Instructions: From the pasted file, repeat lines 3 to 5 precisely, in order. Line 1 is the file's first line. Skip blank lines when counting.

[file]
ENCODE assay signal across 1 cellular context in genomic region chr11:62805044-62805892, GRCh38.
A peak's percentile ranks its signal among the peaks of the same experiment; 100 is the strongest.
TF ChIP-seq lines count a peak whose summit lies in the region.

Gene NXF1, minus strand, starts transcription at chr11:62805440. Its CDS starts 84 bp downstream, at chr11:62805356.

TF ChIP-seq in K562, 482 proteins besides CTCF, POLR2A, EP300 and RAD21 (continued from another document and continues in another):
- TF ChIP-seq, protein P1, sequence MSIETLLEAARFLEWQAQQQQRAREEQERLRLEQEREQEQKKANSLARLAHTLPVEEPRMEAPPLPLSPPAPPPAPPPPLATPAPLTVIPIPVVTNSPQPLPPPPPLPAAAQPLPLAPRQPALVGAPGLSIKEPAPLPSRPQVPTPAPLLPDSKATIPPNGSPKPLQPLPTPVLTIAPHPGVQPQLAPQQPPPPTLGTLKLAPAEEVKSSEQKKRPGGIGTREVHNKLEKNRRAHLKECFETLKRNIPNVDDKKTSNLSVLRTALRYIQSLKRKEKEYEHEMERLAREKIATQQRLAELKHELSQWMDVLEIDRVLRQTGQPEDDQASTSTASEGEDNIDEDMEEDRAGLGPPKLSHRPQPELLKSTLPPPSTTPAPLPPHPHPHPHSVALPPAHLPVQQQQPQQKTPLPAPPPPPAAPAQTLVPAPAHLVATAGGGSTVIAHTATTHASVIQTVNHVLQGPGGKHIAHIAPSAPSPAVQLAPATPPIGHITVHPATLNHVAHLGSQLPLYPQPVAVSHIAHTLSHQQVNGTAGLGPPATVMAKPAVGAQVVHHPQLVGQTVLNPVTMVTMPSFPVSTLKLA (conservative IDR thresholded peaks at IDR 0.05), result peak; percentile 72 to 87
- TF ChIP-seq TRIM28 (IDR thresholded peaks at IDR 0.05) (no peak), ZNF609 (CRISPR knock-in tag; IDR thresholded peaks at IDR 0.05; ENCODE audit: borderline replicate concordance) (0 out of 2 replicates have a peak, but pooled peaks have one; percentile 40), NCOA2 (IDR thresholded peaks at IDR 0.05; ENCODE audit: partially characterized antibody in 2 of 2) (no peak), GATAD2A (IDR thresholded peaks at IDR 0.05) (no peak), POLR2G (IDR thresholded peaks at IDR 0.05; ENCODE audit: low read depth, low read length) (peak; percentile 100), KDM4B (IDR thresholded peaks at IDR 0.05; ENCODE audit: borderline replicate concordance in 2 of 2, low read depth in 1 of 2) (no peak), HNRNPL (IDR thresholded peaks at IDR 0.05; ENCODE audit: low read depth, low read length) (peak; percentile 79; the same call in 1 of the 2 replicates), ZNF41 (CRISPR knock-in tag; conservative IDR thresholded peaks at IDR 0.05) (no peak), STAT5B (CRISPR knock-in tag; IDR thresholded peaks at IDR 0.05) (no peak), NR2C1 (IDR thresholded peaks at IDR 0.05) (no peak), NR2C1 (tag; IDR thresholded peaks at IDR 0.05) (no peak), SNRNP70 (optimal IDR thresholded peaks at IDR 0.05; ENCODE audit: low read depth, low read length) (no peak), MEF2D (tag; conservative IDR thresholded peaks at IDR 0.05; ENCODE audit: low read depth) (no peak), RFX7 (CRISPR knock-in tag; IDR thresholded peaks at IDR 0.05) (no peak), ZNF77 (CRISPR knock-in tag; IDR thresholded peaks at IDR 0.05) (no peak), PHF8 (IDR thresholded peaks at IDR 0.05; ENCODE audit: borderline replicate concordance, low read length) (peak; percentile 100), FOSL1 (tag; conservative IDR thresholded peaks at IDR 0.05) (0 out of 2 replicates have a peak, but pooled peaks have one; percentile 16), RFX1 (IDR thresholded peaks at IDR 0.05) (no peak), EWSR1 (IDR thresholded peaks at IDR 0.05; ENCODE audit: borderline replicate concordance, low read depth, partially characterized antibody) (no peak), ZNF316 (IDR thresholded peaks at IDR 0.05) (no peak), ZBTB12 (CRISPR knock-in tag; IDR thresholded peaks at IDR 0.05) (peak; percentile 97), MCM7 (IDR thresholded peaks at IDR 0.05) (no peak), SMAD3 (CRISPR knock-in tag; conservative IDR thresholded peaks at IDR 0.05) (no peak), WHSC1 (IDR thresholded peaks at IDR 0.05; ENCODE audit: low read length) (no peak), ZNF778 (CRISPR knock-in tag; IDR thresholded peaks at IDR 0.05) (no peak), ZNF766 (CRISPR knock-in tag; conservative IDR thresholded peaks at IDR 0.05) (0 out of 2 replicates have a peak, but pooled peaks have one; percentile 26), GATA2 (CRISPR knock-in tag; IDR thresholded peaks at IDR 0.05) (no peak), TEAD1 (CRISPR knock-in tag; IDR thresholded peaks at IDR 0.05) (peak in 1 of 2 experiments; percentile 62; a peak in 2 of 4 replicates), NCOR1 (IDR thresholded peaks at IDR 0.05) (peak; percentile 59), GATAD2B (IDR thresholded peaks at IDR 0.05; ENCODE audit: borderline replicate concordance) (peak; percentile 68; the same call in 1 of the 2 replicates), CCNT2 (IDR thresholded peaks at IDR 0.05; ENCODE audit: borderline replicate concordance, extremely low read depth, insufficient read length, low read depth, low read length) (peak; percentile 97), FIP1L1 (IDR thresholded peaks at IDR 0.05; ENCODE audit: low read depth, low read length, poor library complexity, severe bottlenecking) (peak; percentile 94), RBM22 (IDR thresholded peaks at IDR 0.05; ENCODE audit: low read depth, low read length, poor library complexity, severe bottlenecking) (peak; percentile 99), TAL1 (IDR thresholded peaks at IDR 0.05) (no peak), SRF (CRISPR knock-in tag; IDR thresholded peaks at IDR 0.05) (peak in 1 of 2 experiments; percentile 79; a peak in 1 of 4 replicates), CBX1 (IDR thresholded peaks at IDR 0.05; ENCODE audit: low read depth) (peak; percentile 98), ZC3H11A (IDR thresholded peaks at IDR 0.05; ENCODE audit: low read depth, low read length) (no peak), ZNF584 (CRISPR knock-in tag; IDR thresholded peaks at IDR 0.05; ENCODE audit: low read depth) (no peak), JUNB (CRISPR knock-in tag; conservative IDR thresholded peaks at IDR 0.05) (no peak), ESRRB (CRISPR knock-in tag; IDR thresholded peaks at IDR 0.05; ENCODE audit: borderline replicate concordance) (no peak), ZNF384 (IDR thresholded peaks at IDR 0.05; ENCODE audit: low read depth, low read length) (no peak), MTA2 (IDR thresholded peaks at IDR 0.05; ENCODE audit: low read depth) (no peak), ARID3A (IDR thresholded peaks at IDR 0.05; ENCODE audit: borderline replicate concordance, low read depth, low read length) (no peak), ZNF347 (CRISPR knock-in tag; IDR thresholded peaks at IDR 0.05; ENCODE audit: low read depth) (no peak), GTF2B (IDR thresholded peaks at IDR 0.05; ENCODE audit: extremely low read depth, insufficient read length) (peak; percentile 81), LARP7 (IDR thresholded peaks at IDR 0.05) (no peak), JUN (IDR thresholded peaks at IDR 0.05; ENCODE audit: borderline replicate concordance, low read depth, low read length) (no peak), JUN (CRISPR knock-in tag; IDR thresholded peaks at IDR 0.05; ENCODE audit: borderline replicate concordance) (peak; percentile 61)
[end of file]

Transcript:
TF ChIP-seq lines count a peak whose summit lies in the region.

Gene NXF1, minus strand, starts transcription at chr11:62805440. Its CDS starts 84 bp downstream, at chr11:62805356.

TF ChIP-seq in K562, 482 proteins besides CTCF, POLR2A, EP300 and RAD21 (continued from another document and continues in another):